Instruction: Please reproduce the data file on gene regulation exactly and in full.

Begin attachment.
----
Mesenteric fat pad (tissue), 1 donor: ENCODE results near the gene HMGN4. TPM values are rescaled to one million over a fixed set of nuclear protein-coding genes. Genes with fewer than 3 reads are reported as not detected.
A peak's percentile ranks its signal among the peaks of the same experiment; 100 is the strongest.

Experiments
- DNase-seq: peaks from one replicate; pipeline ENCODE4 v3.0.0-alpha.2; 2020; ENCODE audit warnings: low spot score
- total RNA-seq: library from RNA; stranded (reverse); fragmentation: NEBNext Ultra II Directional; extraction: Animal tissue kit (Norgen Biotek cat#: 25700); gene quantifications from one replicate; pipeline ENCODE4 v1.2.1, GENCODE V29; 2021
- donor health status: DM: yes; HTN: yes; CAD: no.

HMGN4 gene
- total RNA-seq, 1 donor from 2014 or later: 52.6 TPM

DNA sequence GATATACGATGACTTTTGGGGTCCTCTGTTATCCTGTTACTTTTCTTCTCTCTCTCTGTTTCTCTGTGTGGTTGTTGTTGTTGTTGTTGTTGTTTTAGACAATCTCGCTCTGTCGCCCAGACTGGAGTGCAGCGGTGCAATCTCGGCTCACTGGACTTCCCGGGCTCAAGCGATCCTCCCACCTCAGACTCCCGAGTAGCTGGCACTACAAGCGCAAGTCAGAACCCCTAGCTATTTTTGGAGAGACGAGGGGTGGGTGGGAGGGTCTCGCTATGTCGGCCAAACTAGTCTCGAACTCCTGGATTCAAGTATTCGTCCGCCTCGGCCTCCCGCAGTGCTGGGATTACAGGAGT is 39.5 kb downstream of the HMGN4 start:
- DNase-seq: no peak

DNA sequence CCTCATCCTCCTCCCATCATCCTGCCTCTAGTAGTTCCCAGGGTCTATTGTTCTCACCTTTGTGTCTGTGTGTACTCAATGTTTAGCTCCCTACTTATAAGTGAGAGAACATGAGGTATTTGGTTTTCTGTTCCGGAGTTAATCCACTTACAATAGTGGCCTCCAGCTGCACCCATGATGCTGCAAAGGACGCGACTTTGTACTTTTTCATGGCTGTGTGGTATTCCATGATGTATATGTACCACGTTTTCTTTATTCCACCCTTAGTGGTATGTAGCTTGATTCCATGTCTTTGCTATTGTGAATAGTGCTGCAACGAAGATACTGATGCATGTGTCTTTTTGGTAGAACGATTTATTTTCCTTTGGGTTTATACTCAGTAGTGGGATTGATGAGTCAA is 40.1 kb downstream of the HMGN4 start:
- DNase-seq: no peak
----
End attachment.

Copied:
Mesenteric fat pad (tissue), 1 donor: ENCODE results near the gene HMGN4. TPM values are rescaled to one million over a fixed set of nuclear protein-coding genes. Genes with fewer than 3 reads are reported as not detected.
A peak's percentile ranks its signal among the peaks of the same experiment; 100 is the strongest.

Experiments
- DNase-seq: peaks from one replicate; pipeline ENCODE4 v3.0.0-alpha.2; 2020; ENCODE audit warnings: low spot score
- total RNA-seq: library from RNA; stranded (reverse); fragmentation: NEBNext Ultra II Directional; extraction: Animal tissue kit (Norgen Biotek cat#: 25700); gene quantifications from one replicate; pipeline ENCODE4 v1.2.1, GENCODE V29; 2021
- donor health status: DM: yes; HTN: yes; CAD: no.

HMGN4 gene
- total RNA-seq, 1 donor from 2014 or later: 52.6 TPM

DNA sequence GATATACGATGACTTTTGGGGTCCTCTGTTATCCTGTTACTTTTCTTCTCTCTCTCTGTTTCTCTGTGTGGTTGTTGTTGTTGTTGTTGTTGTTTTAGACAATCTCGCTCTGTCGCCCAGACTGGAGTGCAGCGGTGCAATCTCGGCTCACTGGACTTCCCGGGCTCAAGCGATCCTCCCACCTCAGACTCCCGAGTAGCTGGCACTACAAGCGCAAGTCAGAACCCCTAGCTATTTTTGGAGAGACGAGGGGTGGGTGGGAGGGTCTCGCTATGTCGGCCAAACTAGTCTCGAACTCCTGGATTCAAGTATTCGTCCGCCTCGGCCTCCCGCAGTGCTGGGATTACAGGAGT is 39.5 kb downstream of the HMGN4 start:
- DNase-seq: no peak

DNA sequence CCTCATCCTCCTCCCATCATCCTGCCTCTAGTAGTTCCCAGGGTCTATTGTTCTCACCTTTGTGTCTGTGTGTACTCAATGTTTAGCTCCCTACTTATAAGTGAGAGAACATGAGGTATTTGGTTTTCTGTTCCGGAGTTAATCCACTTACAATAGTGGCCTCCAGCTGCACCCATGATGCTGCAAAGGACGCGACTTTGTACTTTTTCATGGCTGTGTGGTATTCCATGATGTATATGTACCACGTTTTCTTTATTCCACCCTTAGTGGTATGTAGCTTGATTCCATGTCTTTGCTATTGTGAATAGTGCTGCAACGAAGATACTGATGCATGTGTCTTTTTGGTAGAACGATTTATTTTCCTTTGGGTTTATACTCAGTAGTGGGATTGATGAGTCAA is 40.1 kb downstream of the HMGN4 start:
- DNase-seq: no peak